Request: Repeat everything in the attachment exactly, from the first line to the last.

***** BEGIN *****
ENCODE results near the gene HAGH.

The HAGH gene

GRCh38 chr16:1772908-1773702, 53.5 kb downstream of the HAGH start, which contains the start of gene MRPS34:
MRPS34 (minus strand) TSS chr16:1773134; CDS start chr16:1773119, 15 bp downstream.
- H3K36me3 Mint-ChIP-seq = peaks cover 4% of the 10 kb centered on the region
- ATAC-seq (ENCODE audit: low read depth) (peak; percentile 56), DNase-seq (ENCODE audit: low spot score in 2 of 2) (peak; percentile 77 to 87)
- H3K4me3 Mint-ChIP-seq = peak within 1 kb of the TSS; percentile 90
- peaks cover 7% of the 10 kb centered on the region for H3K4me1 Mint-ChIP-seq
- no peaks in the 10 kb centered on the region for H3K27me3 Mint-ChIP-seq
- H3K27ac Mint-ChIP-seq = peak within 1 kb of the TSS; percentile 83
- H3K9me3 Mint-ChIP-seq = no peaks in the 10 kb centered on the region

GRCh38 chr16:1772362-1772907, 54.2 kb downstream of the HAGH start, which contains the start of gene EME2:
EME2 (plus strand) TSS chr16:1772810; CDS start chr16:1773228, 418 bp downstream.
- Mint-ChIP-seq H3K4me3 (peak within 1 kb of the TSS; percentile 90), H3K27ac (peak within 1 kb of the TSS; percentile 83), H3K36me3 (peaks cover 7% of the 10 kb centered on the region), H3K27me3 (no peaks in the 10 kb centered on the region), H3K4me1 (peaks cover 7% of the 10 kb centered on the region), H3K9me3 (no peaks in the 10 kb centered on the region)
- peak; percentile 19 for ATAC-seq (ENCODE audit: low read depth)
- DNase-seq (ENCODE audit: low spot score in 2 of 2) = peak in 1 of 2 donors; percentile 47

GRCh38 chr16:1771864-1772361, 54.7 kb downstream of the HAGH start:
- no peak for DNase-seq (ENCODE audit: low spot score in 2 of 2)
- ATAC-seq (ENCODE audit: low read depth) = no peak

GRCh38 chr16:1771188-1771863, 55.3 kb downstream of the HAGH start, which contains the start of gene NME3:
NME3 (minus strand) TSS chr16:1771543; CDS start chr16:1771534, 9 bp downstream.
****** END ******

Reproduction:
ENCODE results near the gene HAGH.

The HAGH gene

GRCh38 chr16:1772908-1773702, 53.5 kb downstream of the HAGH start, which contains the start of gene MRPS34:
MRPS34 (minus strand) TSS chr16:1773134; CDS start chr16:1773119, 15 bp downstream.
- H3K36me3 Mint-ChIP-seq = peaks cover 4% of the 10 kb centered on the region
- ATAC-seq (ENCODE audit: low read depth) (peak; percentile 56), DNase-seq (ENCODE audit: low spot score in 2 of 2) (peak; percentile 77 to 87)
- H3K4me3 Mint-ChIP-seq = peak within 1 kb of the TSS; percentile 90
- peaks cover 7% of the 10 kb centered on the region for H3K4me1 Mint-ChIP-seq
- no peaks in the 10 kb centered on the region for H3K27me3 Mint-ChIP-seq
- H3K27ac Mint-ChIP-seq = peak within 1 kb of the TSS; percentile 83
- H3K9me3 Mint-ChIP-seq = no peaks in the 10 kb centered on the region

GRCh38 chr16:1772362-1772907, 54.2 kb downstream of the HAGH start, which contains the start of gene EME2:
EME2 (plus strand) TSS chr16:1772810; CDS start chr16:1773228, 418 bp downstream.
- Mint-ChIP-seq H3K4me3 (peak within 1 kb of the TSS; percentile 90), H3K27ac (peak within 1 kb of the TSS; percentile 83), H3K36me3 (peaks cover 7% of the 10 kb centered on the region), H3K27me3 (no peaks in the 10 kb centered on the region), H3K4me1 (peaks cover 7% of the 10 kb centered on the region), H3K9me3 (no peaks in the 10 kb centered on the region)
- peak; percentile 19 for ATAC-seq (ENCODE audit: low read depth)
- DNase-seq (ENCODE audit: low spot score in 2 of 2) = peak in 1 of 2 donors; percentile 47

GRCh38 chr16:1771864-1772361, 54.7 kb downstream of the HAGH start:
- no peak for DNase-seq (ENCODE audit: low spot score in 2 of 2)
- ATAC-seq (ENCODE audit: low read depth) = no peak

GRCh38 chr16:1771188-1771863, 55.3 kb downstream of the HAGH start, which contains the start of gene NME3:
NME3 (minus strand) TSS chr16:1771543; CDS start chr16:1771534, 9 bp downstream.